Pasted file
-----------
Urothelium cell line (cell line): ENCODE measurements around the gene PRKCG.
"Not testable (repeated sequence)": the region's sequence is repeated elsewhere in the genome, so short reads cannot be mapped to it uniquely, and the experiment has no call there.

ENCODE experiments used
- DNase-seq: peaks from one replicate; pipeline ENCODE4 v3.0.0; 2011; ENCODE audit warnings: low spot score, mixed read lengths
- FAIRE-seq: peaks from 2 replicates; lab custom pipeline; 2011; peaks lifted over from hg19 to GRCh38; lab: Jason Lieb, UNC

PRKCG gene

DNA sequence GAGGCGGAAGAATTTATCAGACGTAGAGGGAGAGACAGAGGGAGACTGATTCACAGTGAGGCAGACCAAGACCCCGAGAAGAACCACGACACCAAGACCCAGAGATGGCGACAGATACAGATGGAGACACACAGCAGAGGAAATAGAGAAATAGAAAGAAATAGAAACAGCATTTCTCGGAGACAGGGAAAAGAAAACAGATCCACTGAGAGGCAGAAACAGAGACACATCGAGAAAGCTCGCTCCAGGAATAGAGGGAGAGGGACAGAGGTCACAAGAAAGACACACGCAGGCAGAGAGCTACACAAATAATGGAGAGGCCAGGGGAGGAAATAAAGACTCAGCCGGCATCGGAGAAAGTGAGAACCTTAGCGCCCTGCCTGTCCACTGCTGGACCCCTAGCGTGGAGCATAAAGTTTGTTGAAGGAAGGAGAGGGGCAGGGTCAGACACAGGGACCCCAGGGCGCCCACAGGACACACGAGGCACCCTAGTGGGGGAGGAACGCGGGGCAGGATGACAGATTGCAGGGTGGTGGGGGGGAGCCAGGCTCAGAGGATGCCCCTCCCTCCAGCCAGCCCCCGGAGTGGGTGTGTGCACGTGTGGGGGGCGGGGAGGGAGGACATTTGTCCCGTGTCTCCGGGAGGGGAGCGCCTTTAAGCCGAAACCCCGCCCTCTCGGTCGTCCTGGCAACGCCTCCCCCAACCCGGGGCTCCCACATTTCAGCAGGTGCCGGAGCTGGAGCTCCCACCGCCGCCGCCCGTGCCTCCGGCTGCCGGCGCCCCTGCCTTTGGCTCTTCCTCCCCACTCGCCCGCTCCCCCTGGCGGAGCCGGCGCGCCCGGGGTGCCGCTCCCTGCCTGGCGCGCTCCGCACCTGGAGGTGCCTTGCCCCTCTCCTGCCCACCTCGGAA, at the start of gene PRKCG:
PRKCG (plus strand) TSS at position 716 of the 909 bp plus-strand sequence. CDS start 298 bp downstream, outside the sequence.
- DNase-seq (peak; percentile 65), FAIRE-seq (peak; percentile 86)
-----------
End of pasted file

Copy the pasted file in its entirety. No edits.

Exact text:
Urothelium cell line (cell line): ENCODE measurements around the gene PRKCG.
"Not testable (repeated sequence)": the region's sequence is repeated elsewhere in the genome, so short reads cannot be mapped to it uniquely, and the experiment has no call there.

ENCODE experiments used
- DNase-seq: peaks from one replicate; pipeline ENCODE4 v3.0.0; 2011; ENCODE audit warnings: low spot score, mixed read lengths
- FAIRE-seq: peaks from 2 replicates; lab custom pipeline; 2011; peaks lifted over from hg19 to GRCh38; lab: Jason Lieb, UNC

PRKCG gene

DNA sequence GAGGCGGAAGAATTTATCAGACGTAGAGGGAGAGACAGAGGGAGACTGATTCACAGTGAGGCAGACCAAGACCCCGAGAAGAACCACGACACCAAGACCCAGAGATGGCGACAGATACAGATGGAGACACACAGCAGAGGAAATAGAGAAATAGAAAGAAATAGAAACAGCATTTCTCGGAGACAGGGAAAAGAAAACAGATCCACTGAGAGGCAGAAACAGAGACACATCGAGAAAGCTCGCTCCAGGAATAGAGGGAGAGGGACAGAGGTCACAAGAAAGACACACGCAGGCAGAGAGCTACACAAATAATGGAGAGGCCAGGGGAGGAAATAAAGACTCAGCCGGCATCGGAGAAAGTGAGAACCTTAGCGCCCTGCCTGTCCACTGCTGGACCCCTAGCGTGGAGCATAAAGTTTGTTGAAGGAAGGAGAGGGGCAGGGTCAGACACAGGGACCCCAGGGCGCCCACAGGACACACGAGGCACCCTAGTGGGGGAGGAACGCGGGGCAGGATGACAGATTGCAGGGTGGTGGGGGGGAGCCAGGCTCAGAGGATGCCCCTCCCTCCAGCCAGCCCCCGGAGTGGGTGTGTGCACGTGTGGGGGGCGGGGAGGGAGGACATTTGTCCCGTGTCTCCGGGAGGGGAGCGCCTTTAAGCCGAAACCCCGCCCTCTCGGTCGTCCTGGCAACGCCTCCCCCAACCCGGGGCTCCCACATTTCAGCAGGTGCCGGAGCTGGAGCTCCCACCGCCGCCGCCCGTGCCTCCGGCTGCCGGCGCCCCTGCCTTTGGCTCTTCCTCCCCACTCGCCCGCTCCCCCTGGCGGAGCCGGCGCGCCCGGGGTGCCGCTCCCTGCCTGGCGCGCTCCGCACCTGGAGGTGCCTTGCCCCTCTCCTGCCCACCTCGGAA, at the start of gene PRKCG:
PRKCG (plus strand) TSS at position 716 of the 909 bp plus-strand sequence. CDS start 298 bp downstream, outside the sequence.
- DNase-seq (peak; percentile 65), FAIRE-seq (peak; percentile 86)